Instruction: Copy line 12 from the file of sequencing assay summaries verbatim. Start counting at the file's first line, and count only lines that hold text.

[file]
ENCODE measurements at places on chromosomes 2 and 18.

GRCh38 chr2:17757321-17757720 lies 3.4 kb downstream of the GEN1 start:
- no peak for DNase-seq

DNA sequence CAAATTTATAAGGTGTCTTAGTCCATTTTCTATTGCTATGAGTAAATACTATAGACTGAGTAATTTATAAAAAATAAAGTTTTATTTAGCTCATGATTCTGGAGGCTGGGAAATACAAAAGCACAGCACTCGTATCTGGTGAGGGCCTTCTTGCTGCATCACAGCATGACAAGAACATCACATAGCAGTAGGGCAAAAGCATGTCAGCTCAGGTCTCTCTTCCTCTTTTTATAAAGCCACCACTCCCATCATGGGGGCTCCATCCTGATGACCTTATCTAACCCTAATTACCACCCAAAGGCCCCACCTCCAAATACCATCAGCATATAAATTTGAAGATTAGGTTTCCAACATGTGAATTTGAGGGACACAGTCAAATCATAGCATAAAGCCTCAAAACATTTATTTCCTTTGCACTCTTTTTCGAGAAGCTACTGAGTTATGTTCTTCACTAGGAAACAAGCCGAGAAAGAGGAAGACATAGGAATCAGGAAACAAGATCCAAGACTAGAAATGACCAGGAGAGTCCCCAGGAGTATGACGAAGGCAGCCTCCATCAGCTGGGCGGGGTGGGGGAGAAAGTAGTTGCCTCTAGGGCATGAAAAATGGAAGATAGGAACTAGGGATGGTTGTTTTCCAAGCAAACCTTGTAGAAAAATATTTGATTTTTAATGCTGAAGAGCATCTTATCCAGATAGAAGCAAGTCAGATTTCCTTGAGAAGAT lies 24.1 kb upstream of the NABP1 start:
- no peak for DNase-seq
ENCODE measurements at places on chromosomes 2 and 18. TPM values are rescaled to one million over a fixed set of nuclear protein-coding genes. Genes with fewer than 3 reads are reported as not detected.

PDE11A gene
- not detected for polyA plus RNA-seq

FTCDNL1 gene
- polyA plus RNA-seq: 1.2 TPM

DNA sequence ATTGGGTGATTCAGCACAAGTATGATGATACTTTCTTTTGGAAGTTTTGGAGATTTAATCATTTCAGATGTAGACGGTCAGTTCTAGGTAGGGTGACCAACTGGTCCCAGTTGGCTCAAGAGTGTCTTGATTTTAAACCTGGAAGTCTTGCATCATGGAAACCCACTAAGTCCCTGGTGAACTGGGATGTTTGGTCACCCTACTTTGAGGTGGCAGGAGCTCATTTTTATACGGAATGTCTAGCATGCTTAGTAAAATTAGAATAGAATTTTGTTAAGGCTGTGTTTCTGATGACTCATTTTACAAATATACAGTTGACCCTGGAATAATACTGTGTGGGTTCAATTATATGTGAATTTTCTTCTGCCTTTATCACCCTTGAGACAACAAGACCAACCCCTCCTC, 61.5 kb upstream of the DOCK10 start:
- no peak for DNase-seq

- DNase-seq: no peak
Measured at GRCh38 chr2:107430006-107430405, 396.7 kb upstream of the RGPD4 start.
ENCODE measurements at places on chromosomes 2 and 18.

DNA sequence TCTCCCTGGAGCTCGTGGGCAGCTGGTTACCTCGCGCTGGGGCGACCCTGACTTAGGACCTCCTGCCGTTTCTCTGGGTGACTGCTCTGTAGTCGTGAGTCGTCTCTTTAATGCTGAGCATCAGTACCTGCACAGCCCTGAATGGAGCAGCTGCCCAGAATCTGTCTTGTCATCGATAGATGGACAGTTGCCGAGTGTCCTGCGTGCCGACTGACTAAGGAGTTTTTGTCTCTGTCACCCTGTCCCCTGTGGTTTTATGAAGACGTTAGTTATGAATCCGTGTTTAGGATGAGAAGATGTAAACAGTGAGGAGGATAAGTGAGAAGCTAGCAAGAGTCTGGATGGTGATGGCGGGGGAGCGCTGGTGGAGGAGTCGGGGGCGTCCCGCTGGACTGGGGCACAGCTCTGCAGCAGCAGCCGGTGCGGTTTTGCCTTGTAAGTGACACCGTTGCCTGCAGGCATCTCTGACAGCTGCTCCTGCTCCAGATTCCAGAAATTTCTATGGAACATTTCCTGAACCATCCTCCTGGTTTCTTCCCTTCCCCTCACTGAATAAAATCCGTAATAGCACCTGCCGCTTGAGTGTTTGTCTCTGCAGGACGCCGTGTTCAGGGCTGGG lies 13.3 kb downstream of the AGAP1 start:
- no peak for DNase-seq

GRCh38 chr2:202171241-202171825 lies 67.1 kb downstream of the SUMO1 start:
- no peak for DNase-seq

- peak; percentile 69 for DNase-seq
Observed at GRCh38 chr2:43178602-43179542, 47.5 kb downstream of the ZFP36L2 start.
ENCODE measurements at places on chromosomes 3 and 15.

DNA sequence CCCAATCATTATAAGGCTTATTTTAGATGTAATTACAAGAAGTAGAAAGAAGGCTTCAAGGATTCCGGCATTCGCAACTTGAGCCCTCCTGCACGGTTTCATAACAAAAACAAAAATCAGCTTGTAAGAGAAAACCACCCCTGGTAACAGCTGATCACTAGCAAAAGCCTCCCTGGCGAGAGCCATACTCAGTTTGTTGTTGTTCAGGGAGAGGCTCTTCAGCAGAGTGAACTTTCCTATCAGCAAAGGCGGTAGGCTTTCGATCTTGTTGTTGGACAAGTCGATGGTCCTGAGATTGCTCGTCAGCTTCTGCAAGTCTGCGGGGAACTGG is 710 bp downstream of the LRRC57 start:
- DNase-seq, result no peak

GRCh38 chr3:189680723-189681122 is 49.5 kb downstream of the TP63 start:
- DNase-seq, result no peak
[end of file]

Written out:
- no peak for DNase-seq